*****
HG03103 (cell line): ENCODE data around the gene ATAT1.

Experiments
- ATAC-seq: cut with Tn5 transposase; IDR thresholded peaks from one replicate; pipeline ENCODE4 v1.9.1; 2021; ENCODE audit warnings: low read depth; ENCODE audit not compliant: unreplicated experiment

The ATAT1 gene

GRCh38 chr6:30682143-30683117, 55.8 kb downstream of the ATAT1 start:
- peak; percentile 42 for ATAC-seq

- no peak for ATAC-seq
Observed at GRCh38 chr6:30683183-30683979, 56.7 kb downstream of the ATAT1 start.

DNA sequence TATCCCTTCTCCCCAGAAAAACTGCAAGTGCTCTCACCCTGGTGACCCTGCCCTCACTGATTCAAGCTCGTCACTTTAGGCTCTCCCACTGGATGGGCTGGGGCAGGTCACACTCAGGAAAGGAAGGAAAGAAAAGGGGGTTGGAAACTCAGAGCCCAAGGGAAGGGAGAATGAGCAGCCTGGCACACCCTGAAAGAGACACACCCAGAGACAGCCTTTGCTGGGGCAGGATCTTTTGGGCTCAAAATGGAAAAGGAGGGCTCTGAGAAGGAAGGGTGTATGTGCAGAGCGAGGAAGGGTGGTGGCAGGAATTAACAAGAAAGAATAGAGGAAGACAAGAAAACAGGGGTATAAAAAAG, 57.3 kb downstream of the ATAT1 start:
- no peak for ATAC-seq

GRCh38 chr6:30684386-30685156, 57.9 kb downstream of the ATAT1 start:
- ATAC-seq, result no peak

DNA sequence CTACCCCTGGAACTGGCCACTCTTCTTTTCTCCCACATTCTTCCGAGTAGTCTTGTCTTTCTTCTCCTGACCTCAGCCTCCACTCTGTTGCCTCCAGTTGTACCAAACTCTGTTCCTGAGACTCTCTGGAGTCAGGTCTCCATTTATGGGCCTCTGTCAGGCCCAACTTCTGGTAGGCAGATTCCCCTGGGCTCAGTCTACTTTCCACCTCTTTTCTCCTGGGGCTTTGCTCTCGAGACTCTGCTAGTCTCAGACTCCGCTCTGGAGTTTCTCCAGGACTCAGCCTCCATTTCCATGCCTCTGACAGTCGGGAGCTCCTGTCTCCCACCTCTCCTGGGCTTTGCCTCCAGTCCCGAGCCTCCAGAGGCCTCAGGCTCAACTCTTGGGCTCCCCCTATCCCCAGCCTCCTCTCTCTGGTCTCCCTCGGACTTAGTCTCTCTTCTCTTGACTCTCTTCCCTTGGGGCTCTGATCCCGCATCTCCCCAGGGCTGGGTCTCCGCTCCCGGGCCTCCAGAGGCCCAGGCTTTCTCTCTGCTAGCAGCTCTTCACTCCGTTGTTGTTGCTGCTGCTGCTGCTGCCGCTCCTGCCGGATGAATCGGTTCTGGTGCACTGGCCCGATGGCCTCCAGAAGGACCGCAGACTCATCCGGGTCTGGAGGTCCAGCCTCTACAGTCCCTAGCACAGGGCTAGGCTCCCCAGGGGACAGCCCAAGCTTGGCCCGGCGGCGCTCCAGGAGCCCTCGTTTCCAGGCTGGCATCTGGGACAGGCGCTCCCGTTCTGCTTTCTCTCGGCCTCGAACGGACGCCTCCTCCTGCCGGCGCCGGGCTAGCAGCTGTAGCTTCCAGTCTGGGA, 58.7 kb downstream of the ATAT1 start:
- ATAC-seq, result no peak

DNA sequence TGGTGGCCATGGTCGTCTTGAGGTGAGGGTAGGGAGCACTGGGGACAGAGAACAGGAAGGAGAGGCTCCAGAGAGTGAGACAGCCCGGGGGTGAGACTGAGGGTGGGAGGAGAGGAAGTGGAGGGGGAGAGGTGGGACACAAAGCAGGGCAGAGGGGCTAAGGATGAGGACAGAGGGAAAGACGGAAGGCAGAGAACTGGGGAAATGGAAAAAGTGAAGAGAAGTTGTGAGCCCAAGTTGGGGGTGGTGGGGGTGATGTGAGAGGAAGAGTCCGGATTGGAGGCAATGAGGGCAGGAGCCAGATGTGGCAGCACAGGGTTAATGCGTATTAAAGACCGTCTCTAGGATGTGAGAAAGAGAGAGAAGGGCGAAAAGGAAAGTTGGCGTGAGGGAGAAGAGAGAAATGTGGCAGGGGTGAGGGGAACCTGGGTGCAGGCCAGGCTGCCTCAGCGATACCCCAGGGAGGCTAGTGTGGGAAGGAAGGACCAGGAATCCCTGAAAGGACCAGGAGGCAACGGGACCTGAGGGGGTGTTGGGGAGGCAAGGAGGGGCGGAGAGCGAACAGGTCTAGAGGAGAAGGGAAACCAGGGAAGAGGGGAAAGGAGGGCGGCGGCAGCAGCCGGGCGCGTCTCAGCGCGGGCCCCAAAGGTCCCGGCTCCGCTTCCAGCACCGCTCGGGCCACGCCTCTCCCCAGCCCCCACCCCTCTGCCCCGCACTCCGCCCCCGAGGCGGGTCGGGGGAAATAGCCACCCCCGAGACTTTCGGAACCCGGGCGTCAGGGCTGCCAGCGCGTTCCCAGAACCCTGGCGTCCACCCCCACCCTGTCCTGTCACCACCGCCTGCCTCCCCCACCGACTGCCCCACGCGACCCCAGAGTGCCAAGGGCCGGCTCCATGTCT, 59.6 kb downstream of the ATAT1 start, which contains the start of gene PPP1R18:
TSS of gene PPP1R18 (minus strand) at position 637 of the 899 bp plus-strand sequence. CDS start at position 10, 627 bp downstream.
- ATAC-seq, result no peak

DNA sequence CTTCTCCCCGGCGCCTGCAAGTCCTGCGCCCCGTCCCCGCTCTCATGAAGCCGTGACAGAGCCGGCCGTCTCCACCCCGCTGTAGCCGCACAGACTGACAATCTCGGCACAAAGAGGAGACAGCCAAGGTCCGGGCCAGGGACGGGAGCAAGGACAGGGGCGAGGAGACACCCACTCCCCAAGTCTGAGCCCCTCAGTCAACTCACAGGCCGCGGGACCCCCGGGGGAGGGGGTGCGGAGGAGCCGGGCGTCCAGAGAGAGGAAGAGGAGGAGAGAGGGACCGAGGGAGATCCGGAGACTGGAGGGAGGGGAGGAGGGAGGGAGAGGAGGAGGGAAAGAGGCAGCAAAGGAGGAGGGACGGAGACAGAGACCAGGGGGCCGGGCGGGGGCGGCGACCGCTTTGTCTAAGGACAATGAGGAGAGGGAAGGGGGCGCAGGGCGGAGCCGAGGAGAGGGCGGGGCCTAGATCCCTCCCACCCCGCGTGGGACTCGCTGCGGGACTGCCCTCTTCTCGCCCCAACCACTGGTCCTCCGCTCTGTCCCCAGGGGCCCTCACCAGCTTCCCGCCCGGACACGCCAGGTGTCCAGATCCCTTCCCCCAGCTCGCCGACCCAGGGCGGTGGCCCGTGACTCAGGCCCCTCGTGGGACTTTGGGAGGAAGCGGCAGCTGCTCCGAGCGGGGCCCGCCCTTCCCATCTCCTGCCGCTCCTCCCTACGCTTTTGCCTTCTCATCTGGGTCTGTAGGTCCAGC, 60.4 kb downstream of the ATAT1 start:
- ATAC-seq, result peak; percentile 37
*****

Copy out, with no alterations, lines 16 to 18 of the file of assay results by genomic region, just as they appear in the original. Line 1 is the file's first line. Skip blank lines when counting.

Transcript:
TSS of gene PPP1R18 (minus strand) at position 637 of the 899 bp plus-strand sequence. CDS start at position 10, 627 bp downstream.
- ATAC-seq, result no peak

DNA sequence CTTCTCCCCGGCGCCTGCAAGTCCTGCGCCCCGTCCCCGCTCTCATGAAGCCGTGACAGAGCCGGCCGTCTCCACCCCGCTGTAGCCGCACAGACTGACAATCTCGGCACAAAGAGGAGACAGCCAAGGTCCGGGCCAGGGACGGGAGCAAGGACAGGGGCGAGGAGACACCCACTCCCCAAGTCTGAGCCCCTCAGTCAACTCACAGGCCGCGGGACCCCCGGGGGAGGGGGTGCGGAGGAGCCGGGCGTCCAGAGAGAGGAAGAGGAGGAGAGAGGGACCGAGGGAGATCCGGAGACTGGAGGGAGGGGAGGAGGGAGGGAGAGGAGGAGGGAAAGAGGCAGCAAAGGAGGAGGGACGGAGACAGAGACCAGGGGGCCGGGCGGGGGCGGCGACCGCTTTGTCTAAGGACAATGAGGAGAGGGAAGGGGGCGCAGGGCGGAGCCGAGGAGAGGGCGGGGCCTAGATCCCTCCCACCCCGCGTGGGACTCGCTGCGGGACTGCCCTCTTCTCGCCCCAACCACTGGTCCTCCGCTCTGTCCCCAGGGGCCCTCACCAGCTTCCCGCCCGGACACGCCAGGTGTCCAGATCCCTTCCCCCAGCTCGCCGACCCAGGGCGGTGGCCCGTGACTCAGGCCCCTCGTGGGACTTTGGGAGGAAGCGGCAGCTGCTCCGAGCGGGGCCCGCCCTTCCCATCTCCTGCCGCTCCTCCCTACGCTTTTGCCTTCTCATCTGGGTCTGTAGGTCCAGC, 60.4 kb downstream of the ATAT1 start: